In 1938, the two photojournalists competed for the first reports from the extremely remote red capital Yanan, where the communists under Mao Zedong were gathering their forces and preparing for guerrilla war against the Japanese. The western media were eager for news from Maos camp, because at this time it was not at all apparent what role the communist movement would play in Chinas future. And it came to pass that, in July 1938, Walter Bosshard became the first European correspondent to reach Mao, accompanied by his friend Archibald Steele, China correspondent for the Chicago Daily News. Beside an extensive interview with the mastermind of the new China, Bosshard also shot a film featuring probably the first moving images of Mao, as well as photographing the everyday life of the communists, who had organised in loam caves at Yanan. Life published the results in an article partially printed in colour, whereas the NZZ presented the sensational material as a six-part series, always featured on the front cover, in July and August 1938. After this coup, Robert Capa admitted defeat and returned home frustrated.
Films and picture stories
Bosshards Yanan film was just one of numerous documentary films with which he brought dynamism to political reporting. In doing so, he remained true to his photographic reports, in that he packaged his subject matter in well-told stories. In the photojournalism of the 1930s, the credo of documentary photography, which regards interference with the photographed scenes or the staging of footage as sacrilege, did not have the weight it came to have in the postwar era. So for Bosshard it was quite legitimate to actively direct scenes so that he could convey certain content, in order to grant his public an understanding of the true situation in China. A prime example of this is his picture story The Life of a Chinese Guerrilla, photographed in 1938 and published in the British Picture Post in 1939. The farmer Chang voluntarily underwent training as a guerrilla fighter, and was severely injured by enemy fire during a mission against the Japanese. Over the course of 17 photographs, the complex relationships between Chinas defensive battle and breakthrough in the civil war were credibly explained. The visual dramaturgy peaked in a shot that showed Chang fall as he was hit a distant echo of Robert Capas fallen republican militiaman.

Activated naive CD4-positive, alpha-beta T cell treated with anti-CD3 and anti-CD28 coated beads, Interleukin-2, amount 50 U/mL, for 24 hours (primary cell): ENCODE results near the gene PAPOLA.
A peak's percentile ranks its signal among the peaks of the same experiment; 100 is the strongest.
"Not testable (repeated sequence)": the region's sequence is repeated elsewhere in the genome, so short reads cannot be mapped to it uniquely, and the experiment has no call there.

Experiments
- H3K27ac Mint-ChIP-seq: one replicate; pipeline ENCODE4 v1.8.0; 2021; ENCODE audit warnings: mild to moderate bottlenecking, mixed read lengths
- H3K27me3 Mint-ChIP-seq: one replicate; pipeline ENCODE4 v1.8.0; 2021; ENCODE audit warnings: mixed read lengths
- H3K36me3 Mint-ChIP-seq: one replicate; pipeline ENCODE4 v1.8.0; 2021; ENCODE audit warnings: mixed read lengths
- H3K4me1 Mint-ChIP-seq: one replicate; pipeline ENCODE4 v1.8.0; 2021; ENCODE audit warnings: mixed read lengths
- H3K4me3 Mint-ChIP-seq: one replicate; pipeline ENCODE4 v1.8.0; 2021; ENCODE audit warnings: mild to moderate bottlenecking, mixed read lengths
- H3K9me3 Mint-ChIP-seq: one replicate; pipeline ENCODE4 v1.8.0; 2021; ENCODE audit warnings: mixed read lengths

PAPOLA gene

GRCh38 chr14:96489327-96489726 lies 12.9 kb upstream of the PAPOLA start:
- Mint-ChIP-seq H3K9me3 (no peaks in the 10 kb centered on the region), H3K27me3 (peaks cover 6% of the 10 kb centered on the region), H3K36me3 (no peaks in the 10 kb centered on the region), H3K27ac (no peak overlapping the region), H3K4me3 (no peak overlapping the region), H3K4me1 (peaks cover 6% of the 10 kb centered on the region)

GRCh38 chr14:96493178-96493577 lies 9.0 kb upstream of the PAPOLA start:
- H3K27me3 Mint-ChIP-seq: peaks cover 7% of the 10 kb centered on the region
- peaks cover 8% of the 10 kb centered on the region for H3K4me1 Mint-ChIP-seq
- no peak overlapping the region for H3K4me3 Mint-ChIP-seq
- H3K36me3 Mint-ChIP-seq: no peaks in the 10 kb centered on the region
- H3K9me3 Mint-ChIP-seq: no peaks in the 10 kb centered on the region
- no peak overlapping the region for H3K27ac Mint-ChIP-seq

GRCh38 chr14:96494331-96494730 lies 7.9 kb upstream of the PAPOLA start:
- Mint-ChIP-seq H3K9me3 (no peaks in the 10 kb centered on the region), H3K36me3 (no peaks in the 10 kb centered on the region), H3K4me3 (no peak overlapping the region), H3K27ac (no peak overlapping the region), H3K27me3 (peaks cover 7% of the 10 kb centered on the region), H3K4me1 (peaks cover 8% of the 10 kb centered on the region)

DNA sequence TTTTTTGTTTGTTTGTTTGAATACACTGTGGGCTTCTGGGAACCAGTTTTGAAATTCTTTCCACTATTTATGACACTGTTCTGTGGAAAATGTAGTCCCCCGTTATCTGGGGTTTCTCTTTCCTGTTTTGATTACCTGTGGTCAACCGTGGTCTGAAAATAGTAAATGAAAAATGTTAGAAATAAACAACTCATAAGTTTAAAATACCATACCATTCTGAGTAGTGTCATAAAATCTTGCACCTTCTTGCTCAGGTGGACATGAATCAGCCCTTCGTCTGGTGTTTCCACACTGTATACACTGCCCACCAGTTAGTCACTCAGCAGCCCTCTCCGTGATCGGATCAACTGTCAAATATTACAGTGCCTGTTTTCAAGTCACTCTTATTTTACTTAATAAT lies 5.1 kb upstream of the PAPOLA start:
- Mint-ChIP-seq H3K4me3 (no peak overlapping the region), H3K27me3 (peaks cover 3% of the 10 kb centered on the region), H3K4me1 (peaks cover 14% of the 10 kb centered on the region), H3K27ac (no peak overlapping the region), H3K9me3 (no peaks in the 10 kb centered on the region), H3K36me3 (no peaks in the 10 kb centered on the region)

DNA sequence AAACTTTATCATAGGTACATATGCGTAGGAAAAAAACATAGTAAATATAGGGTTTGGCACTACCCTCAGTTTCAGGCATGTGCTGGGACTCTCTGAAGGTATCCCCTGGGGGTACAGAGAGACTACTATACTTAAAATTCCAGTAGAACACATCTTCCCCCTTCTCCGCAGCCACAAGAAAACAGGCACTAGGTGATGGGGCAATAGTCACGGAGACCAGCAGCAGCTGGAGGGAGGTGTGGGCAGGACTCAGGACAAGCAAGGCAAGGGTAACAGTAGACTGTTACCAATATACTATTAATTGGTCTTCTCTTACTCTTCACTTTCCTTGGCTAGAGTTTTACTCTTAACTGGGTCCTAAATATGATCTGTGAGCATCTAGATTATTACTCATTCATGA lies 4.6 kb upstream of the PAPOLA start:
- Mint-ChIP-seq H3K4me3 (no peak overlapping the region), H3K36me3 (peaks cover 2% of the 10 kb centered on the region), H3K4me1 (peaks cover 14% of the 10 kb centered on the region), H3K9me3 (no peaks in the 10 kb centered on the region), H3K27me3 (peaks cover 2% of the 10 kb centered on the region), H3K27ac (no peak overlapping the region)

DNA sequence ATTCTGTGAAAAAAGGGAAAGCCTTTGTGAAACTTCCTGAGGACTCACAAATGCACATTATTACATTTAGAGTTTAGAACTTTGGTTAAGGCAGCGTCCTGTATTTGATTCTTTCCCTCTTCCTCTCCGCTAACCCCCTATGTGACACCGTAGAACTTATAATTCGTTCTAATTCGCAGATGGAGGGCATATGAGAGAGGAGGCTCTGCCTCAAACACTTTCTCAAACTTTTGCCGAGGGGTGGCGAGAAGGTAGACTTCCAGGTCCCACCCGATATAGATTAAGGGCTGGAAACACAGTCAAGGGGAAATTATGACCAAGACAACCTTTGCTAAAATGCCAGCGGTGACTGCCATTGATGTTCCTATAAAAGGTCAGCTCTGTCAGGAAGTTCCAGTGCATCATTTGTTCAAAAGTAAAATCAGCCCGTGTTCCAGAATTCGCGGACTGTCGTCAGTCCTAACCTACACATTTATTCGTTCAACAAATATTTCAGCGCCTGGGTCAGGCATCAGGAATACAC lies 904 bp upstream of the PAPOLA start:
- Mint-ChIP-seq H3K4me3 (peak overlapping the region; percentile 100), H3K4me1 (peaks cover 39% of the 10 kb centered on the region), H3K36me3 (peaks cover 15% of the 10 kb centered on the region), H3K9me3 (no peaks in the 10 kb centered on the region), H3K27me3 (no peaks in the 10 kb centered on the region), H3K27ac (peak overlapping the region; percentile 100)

Thanks to his great familiarity with the local situation and an excellent network, Bosshard was always able to secure advantages for himself, which he harnessed to quickly and efficiently achieve his objective. In 1937, Archibald Steele wrote of his Swiss colleague: Anyone who finds themselves in the far east with a camera and notebook is familiar with the problems that chroniclers face. Despite censorship, bureaucratic obstacles and stubborn officials, Bosshard, the photojournalist who works for Ullstein, succeeds in practising his trade without falling out with the Japanese, Manchurian or Chinese officials. These days, you need to be a diplomat to be successful with a camera as a correspondent and artist
All the bigwigs in Asia know Bosshard; diplomats, statesmen and the military, because he loves taking their portraits in their private surroundings.
And in his book Death at My Heels (1942), David Walker, correspondent with the British newspaper the Daily Mirror, reminisces thus: You couldnt have wished for a better travel companion than Walter Bosshard. A Swiss of the best and most tenacious sort, who had led camel trains through Tibet and China and God knows where else. He could conjure things up out of thin air hot chocolate, which he seemingly carried with him in his sleeves, or biscuits, as if hed just plucked them from the next tree. He had just one fault: If we reached that point where mules were afraid to continue forwards, he would spring further on like a mountain goat and climb even the steepest slope. It was bloody hard work.
China in Walter Bosshards works
The decade that Walter Bosshard spent in China was without question the most important period in his photojournalistic career. From an international point of view, there are only a few photojournalists who followed and portrayed that difficult time of the Japanese occupation of China so consistently and with such great intensity. For audiences in Switzerland and in the west in general, he was an authority for a number of years, at least until the end of the second world war. And do you know, my dear friend, that your reputation and the appreciation of your journalistic work continues to grow?, wrote Zouzou in a letter to Bosshard in 1942. Zouzou, better known to the Swiss public under the name Gilberte de Courgenay, was pleased that the street venders of the NZZ wear your name in big letters on their hats or chest, in order to advertise an article by WB, so that passersby scramble to obtain that issue. However, this fame gradually faded in the postwar years, as Bosshard concentrated more and more on writing. And in 1953, after an accident in Korea, he retired from journalism altogether. After his death in 1975, this once-famous name sank into complete obscurity.